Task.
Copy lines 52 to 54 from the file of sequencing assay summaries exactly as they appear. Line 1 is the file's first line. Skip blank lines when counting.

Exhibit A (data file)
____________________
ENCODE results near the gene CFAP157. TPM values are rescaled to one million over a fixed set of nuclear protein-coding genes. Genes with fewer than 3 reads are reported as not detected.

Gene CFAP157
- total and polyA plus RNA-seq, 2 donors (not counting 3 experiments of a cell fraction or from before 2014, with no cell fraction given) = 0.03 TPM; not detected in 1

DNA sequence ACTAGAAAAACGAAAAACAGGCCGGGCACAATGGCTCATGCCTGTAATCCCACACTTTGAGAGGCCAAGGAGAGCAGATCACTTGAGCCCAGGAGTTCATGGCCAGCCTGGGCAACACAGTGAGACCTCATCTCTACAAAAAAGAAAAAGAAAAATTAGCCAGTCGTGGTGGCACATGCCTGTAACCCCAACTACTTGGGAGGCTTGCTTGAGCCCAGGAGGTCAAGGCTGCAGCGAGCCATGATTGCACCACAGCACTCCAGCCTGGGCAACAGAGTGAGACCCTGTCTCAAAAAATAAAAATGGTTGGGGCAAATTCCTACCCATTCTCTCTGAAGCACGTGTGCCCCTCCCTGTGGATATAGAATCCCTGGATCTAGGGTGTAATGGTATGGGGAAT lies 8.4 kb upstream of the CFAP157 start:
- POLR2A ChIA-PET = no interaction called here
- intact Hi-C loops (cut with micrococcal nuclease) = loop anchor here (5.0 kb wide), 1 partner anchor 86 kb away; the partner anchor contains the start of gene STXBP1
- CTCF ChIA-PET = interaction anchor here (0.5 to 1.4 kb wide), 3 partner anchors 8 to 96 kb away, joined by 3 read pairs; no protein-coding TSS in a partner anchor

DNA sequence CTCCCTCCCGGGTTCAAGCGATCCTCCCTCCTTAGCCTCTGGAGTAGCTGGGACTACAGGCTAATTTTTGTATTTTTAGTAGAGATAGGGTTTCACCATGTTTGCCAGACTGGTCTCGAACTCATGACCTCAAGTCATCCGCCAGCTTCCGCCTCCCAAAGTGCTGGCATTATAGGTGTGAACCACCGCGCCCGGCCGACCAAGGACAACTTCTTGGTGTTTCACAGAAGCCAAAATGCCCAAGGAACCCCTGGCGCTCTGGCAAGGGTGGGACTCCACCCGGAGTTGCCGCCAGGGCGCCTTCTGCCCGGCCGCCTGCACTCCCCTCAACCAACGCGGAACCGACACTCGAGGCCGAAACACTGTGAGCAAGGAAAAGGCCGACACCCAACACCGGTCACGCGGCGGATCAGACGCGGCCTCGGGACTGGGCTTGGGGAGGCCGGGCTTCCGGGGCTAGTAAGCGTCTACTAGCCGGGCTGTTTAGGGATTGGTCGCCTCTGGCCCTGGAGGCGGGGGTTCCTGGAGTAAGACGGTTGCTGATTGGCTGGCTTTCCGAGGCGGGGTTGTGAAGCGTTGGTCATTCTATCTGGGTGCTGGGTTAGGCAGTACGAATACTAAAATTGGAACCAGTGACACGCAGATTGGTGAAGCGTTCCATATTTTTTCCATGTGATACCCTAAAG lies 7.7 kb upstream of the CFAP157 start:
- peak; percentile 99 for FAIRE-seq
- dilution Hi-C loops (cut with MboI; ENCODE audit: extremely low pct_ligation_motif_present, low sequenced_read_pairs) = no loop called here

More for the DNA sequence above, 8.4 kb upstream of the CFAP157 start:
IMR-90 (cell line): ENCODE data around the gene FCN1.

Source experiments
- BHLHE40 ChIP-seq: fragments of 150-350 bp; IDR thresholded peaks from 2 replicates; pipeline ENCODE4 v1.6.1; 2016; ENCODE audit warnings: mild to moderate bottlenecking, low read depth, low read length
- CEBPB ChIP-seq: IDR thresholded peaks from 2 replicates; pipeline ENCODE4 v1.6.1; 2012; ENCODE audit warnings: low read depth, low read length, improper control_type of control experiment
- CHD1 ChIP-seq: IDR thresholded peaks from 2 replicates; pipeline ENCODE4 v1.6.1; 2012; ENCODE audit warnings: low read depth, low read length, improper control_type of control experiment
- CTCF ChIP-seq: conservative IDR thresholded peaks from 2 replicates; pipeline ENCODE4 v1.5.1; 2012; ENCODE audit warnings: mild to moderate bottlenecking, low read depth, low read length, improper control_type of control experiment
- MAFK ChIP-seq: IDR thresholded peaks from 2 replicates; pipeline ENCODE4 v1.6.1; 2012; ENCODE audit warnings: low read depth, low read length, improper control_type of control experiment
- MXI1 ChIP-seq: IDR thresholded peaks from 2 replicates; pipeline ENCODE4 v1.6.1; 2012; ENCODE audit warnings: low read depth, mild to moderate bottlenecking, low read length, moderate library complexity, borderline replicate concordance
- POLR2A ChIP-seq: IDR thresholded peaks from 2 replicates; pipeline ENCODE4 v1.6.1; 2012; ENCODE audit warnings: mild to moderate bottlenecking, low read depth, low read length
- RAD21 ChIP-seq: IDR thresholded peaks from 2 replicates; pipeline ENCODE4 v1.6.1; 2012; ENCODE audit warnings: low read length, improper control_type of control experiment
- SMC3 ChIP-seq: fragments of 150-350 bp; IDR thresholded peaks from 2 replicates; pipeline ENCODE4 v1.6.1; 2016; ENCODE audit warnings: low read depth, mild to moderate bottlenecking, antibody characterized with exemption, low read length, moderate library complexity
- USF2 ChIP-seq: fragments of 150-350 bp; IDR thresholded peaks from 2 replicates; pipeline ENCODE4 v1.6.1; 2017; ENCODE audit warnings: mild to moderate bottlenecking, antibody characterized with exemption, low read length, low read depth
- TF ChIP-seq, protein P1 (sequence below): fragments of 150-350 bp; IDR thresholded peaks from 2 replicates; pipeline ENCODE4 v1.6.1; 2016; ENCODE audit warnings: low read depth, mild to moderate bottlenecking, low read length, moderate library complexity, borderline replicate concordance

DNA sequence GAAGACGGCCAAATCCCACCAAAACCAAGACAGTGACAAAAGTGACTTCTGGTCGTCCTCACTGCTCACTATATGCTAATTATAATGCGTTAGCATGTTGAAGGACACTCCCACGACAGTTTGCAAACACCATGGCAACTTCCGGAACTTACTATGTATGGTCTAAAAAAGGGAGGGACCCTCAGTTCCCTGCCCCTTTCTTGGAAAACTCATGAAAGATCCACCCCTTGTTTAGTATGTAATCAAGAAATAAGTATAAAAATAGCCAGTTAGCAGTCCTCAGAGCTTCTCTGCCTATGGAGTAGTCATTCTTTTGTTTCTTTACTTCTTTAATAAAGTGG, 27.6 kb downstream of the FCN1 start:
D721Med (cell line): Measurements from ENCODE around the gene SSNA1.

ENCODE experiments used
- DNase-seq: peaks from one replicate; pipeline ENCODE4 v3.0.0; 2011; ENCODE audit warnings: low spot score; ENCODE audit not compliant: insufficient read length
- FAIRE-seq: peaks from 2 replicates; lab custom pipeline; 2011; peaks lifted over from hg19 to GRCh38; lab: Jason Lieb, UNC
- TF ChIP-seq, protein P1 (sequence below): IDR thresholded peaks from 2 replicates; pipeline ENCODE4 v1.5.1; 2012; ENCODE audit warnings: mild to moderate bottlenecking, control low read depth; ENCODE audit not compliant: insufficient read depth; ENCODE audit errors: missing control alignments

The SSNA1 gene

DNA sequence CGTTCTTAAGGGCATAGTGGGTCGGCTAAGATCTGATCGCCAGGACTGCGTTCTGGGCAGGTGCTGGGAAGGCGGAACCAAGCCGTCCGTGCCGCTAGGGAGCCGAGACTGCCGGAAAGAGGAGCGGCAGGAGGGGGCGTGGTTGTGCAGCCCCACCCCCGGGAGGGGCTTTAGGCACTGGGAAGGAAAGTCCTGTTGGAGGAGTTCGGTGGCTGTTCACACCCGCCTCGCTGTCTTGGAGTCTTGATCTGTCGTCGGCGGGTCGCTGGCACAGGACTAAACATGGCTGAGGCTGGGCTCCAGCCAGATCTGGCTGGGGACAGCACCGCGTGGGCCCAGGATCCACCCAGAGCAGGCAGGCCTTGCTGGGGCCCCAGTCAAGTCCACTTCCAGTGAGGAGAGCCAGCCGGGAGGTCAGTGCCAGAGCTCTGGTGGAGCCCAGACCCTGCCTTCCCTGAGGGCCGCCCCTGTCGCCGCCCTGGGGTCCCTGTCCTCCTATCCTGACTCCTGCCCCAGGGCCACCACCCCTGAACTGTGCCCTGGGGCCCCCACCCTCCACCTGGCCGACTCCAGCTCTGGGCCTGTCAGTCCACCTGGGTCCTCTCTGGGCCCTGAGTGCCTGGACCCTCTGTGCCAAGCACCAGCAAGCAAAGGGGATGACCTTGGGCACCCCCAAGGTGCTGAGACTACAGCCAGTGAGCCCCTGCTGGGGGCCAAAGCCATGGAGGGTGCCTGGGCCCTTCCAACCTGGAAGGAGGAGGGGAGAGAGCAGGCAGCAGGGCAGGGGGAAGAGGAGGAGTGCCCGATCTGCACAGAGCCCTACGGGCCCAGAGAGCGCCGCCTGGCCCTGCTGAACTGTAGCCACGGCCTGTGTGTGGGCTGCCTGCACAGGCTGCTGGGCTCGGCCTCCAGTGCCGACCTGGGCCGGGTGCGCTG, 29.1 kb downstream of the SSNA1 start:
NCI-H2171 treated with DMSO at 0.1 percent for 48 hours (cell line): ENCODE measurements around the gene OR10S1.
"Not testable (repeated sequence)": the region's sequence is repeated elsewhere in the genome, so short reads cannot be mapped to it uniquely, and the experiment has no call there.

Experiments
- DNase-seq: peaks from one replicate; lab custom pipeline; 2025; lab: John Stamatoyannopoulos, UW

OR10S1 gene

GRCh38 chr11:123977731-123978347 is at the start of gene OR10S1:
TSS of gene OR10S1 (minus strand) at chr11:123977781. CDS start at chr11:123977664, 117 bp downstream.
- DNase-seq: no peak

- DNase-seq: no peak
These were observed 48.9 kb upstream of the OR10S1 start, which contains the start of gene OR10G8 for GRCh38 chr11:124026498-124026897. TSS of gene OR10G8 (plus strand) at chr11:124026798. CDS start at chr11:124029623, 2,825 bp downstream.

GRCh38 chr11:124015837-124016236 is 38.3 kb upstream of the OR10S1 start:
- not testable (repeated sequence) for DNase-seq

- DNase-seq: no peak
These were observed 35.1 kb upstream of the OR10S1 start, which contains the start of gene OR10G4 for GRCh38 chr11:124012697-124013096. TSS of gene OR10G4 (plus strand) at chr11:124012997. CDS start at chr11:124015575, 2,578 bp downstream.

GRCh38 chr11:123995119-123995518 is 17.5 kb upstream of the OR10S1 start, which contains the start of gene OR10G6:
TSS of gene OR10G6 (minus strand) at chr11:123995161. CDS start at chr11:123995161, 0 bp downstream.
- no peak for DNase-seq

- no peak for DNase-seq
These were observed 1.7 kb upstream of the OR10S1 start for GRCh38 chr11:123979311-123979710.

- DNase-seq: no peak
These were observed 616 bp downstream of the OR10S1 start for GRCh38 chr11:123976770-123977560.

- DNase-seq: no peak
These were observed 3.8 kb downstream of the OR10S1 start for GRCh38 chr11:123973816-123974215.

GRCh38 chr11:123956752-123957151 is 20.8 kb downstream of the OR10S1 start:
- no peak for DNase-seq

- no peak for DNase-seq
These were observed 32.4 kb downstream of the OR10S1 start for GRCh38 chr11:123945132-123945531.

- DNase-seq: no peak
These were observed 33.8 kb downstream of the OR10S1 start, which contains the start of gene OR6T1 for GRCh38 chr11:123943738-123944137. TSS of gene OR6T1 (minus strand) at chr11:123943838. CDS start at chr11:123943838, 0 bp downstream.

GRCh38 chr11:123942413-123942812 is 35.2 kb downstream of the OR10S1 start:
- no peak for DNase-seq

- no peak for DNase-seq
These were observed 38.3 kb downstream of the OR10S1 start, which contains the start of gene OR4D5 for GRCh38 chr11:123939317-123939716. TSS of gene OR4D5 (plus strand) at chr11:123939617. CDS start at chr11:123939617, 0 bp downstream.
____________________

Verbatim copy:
- DNase-seq: no peak
These were observed 616 bp downstream of the OR10S1 start for GRCh38 chr11:123976770-123977560.

- DNase-seq: no peak